Report: SNAP Delivers More Nutrition Assistance to Children than Any Other Program

NM has highest rate of young children receiving SNAP benefits in nation

PRESS RELEASE
October 11, 2016
FOR IMMEDIATE RELEASE

CONTACT: Sharon Kayne, Communications Director, NM Voices for Children
505-244-9505 ext. 110 (p), 505-401-8709 (c), 505-244-9509 (f), skayne@nmvoices.org

ALBUQUERQUE—A report released this week by the Center on Budget and Policy Priorities (CBPP) calls the food assistance program SNAP (Supplemental Nutrition Assistance Program, formerly called food stamps) the single largest provider of nutrition assistance to children in struggling families across the country. The report also shows that 46 percent of New Mexico’s young children—ages zero to four—receive SNAP benefits. That’s the highest rate in the nation.

“Getting a healthy, adequate diet is especially important for our youngest children, because nutrition plays a huge role in brain development,” said James Jimenez, executive director of New Mexico Voices for Children. “Many of the skills that are critical for success in school and in adulthood are developed in the first five years of life. So we need to ensure that these infants and toddlers do not go hungry because of staffing shortages or problems with processing applications and renewals.”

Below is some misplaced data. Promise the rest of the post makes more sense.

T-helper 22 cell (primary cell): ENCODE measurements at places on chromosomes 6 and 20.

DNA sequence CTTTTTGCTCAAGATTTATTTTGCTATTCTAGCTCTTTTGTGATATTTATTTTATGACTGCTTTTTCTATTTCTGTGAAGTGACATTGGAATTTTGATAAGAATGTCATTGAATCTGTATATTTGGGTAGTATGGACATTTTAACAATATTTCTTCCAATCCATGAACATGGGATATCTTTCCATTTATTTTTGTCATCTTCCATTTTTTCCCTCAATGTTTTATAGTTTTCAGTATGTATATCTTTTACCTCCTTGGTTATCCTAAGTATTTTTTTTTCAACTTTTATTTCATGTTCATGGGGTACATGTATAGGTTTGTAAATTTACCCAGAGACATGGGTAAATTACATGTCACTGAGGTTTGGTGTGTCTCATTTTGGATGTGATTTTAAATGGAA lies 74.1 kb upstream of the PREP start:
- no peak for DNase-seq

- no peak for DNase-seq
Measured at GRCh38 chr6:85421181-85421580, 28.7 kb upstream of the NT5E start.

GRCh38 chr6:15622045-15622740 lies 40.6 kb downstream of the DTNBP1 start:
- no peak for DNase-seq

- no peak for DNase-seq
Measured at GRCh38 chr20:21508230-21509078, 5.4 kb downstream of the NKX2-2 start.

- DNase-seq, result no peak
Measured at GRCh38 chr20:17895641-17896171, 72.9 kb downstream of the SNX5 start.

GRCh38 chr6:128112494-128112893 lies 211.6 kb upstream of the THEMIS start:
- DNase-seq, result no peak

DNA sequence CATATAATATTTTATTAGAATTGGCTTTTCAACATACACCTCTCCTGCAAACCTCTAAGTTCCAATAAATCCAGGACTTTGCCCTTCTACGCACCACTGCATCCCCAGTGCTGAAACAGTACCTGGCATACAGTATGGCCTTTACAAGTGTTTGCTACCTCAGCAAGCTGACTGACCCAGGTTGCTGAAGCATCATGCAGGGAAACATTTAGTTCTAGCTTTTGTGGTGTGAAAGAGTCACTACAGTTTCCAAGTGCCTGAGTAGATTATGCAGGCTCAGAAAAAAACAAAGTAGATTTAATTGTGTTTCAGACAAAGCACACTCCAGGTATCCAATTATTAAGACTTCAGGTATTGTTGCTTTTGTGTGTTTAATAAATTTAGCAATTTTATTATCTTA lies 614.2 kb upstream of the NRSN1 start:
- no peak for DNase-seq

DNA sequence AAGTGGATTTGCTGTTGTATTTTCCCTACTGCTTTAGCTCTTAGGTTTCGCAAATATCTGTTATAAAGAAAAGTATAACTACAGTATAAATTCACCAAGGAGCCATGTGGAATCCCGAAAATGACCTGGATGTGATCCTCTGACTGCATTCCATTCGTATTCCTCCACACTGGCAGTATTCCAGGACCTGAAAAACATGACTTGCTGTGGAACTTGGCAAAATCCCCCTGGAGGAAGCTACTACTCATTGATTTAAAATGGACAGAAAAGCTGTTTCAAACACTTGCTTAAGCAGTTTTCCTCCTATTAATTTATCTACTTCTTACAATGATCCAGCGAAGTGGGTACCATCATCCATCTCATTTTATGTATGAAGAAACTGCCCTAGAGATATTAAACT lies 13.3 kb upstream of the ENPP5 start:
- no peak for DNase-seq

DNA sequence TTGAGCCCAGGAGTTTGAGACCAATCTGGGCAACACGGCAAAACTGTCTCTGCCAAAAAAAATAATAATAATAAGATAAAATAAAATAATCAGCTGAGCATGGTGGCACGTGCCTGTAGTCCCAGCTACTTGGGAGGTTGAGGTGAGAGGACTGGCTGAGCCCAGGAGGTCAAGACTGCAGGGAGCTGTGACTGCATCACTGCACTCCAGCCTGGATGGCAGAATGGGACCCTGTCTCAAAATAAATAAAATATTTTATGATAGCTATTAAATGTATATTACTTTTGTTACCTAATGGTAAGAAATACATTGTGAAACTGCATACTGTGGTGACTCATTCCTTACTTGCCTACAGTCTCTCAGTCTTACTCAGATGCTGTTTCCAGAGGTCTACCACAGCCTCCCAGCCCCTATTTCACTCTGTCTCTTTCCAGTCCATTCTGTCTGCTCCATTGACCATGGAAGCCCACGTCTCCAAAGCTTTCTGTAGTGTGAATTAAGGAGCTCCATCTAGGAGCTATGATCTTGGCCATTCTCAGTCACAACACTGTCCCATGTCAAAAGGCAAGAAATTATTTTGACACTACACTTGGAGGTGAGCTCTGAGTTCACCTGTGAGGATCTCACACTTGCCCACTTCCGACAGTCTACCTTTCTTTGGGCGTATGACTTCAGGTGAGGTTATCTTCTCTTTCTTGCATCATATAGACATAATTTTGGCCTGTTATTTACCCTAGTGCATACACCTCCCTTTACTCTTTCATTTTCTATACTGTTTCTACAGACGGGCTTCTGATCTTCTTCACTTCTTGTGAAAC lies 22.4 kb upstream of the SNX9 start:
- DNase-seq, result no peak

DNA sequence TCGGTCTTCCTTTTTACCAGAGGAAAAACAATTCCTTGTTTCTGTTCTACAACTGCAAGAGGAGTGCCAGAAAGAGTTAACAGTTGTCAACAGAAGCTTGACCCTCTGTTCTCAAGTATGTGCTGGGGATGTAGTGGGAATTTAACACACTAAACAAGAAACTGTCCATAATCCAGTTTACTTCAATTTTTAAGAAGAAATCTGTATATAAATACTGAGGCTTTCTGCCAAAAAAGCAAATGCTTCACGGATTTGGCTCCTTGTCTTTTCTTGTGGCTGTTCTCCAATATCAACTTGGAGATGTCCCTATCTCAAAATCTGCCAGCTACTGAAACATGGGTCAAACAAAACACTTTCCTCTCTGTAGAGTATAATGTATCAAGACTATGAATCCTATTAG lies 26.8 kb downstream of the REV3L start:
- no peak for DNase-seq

Food insecurity in the early years of childhood can have consequences even when youth are getting the nutrition they need in later years, according to the report. “[T]eens who had experienced food insecurity in infancy are more likely to score lower on achievement tests, repeat a grade, and fail to graduate from high school…,” the report reads. Having access to SNAP as a child also improves long-term health and economic outcomes.

“SNAP is our most efficient and effective tool to combat hunger. Ensuring families can buy nutritious food helps kids succeed in school. It also brings much-needed economic activity to the state,” said Sovereign Hager, an attorney with New Mexico Center on Law and Poverty, which represents applicants in a case against the state concerning illegal delays and denial of SNAP and Medicaid. “We must maximize the benefit to New Mexico by removing unnecessary barriers for eligible families applying for and renewing benefits,” she added.

Across the nation 69 percent of SNAP participants live in families with children, according to the report. In New Mexico that rate is even higher at 74 percent.

“Unfortunately, the budget cuts enacted last week—on top of previous budgets cuts and years of chronic underfunding for New Mexico’s SNAP program—are only going to make matters worse,” said Jimenez.

The report, SNAP Works for America’s Children, is available online at http://www.cbpp.org/research/food-assistance/snap-works-for-americas-children

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New Mexico Voices for Children is a nonpartisan, nonprofit organization advocating for policies to improve the health and well-being of New Mexico’s children, families and communities.
625 Silver Ave. SW, Suite 195, Albuquerque, NM 87102; 505-244-9505 (p); www.nmvoices.org